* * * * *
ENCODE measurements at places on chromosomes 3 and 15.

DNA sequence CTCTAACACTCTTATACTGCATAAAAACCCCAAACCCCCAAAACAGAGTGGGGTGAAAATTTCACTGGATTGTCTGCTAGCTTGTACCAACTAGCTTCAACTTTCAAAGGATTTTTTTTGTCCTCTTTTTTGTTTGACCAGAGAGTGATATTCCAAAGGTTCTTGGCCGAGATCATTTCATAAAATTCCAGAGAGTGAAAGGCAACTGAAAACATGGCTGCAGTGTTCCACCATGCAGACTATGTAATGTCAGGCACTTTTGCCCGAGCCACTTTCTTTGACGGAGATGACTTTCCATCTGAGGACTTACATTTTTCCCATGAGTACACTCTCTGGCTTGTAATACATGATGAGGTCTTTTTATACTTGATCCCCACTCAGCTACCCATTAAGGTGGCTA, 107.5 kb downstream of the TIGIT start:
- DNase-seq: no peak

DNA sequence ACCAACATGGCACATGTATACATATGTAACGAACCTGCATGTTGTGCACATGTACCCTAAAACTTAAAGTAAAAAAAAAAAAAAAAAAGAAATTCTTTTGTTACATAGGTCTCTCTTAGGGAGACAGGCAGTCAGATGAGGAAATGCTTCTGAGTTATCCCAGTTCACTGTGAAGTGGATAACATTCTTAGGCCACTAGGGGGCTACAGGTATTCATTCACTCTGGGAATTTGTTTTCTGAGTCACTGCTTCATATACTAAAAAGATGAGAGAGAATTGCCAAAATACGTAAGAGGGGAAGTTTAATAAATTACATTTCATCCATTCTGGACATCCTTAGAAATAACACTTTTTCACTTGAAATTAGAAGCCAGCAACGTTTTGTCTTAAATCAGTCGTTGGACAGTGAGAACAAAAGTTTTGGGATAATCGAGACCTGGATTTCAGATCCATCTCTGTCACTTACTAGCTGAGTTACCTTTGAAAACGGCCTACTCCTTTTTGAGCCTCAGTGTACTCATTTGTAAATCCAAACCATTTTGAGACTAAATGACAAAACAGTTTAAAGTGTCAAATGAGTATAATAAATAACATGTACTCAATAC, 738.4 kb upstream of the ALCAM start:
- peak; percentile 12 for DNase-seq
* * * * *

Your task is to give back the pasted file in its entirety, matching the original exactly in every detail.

ENCODE measurements at places on chromosomes 3 and 15.

DNA sequence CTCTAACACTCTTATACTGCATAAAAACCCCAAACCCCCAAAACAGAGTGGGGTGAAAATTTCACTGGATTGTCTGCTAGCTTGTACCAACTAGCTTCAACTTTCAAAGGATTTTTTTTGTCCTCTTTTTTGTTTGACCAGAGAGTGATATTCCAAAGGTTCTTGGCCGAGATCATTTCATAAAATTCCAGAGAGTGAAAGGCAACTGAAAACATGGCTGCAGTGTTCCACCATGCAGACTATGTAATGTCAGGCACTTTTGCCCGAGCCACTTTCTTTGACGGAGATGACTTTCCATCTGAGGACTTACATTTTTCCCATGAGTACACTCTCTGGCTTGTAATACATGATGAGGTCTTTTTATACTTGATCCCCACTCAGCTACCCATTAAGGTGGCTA, 107.5 kb downstream of the TIGIT start:
- DNase-seq: no peak

DNA sequence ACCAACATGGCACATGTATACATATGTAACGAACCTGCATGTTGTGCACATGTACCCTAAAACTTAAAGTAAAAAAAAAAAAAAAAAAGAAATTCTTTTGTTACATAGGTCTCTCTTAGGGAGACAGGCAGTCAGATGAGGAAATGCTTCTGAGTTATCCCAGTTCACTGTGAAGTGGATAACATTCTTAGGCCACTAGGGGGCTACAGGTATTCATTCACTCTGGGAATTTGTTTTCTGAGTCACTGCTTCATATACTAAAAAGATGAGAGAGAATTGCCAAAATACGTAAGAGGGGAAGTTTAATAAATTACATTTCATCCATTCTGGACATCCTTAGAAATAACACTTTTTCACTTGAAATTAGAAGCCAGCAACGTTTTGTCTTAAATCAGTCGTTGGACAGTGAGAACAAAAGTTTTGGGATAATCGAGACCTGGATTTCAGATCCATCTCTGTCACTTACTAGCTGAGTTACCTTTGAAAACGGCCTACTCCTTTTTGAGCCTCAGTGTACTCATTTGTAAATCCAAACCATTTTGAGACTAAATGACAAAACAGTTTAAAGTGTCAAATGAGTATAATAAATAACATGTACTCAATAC, 738.4 kb upstream of the ALCAM start:
- peak; percentile 12 for DNase-seq